An A or Address record (also known as a host record) links a domain to an IP address. A in A record stands for Address. Simply put, an A record is used to find the address of a computer connected to the internet from a name.
Whenever you visit a web site, send an email, connect to Google or Hotmail or do almost anything on the Internet, the address you enter is a series of words connected with dots.
To get any blog you may have followed a link from another web site pointing to blog.webhost.uk.net In my webhost.uk.net account is an A record that points blog.webhost.uk.net to the IP address 188.8.131.52.
When you clicked on this link your computer probably asked a nearby DNS server Is there an address record for https://blog.webhostuk.co.uk/?.
If the server can answer this question then it replied with: Yes, the address for blog.webhost.uk.net is 184.108.40.206.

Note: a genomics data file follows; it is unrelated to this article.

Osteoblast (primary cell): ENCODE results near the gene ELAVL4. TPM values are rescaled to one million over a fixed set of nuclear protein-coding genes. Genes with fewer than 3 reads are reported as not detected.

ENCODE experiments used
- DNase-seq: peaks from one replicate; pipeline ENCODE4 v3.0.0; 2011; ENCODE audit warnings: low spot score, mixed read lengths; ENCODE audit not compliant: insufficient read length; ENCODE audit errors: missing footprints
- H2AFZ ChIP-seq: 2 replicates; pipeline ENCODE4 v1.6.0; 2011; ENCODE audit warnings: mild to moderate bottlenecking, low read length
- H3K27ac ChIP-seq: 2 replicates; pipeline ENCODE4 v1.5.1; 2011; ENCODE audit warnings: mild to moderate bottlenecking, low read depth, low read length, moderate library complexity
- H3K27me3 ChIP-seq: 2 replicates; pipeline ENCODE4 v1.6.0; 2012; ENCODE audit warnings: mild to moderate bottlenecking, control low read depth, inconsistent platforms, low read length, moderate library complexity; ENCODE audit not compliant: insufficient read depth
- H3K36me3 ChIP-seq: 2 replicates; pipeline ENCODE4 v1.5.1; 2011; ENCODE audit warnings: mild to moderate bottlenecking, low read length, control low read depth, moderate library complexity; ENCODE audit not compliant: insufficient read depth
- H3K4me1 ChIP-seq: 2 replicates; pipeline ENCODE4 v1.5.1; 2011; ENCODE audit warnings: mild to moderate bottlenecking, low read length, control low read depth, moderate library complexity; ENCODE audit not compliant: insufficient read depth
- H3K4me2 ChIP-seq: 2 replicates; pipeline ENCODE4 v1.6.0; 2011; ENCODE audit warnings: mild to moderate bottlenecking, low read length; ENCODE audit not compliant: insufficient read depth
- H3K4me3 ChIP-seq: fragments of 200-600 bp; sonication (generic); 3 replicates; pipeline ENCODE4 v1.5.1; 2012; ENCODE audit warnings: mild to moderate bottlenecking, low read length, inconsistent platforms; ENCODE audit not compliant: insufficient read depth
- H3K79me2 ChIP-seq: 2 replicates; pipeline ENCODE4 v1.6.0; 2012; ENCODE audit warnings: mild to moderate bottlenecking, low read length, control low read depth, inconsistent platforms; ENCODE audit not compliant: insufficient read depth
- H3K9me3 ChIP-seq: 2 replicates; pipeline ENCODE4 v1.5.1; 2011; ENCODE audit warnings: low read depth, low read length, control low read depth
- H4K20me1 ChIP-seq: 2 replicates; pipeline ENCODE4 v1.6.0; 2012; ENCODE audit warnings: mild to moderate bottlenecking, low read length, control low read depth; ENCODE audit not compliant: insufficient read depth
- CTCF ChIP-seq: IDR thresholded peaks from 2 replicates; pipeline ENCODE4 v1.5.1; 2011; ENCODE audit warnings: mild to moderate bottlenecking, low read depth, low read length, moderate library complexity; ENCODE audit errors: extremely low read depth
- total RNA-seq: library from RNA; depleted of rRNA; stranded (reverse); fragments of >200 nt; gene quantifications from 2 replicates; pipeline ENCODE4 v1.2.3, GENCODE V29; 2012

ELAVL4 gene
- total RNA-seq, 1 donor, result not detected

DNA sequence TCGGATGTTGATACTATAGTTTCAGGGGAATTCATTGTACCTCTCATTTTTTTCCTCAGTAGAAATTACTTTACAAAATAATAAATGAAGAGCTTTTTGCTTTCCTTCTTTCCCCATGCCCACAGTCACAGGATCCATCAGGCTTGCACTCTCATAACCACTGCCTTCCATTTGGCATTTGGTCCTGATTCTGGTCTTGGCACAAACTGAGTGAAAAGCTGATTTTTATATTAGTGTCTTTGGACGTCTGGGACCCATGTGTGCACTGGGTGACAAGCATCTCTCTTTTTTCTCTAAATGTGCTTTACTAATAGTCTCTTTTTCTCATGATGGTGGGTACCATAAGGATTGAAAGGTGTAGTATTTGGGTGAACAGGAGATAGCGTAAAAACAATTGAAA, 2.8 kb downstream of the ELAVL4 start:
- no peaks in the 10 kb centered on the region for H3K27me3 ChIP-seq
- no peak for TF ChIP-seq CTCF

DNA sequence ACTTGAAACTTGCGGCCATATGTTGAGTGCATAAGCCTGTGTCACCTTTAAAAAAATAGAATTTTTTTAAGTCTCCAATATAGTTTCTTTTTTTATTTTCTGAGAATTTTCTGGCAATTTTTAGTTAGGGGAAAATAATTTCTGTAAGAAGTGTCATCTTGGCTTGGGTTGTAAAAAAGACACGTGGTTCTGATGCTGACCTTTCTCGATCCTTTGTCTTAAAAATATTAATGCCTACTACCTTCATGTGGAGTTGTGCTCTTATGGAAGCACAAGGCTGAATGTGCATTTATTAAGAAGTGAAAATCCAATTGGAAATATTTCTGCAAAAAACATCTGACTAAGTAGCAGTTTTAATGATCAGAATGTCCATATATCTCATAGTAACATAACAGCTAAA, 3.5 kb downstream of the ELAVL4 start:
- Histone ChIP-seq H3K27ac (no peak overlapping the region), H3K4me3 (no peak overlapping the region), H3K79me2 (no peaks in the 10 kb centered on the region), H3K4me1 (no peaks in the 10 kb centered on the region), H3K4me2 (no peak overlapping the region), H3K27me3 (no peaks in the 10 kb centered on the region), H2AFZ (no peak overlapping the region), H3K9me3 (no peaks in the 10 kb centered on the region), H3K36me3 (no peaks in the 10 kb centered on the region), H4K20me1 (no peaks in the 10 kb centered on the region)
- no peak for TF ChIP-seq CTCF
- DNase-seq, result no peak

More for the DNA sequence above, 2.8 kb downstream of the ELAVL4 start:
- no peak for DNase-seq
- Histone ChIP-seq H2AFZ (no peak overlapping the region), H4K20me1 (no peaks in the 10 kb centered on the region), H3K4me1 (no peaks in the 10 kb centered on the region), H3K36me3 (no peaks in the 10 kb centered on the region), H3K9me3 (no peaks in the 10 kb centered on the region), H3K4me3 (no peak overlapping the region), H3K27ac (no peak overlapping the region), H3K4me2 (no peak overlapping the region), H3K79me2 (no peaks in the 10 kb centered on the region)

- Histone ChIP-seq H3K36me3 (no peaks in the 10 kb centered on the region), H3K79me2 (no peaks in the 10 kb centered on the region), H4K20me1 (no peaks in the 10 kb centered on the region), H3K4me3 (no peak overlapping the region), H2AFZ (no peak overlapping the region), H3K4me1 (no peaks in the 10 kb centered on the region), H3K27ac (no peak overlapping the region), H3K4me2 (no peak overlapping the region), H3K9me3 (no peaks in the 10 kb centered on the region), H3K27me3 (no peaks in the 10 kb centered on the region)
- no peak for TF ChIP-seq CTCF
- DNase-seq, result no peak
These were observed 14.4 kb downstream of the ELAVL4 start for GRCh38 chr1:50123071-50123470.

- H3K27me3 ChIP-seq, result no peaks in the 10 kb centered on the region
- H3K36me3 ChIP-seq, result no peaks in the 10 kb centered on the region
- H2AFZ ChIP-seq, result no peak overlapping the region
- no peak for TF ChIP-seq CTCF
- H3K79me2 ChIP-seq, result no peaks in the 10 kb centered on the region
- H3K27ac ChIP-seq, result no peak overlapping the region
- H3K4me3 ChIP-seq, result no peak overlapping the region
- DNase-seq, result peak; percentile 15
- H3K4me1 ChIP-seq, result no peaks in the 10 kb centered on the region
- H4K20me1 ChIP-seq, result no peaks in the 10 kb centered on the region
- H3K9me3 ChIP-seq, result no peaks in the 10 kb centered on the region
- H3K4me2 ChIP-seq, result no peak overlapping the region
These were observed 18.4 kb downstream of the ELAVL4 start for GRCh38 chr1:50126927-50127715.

If it cannot answer the question directly then it probably went and asked another DNS server if they have the answer, and that server either answered or asked another server, and so on. This process is called “resolving” and is the way that all DNS requests are handled on the Internet.
How it does it isn’t important right now, what matters is that ultimately a DNS server answers with the correct answer and your web browser now knows that it should request the webhost.uk.net blog’s home page from 220.127.116.11.
You can actually do quite a bit more with A records, including using multiple A records for the same domain in order to provide redundancy. Additionally multiple names could point to the same address, in which case each would have it’s own A record pointing to the same IP address.
A records are used to map a name to a computer’s address on the Internet, and are one of the primary records used in DNS servers.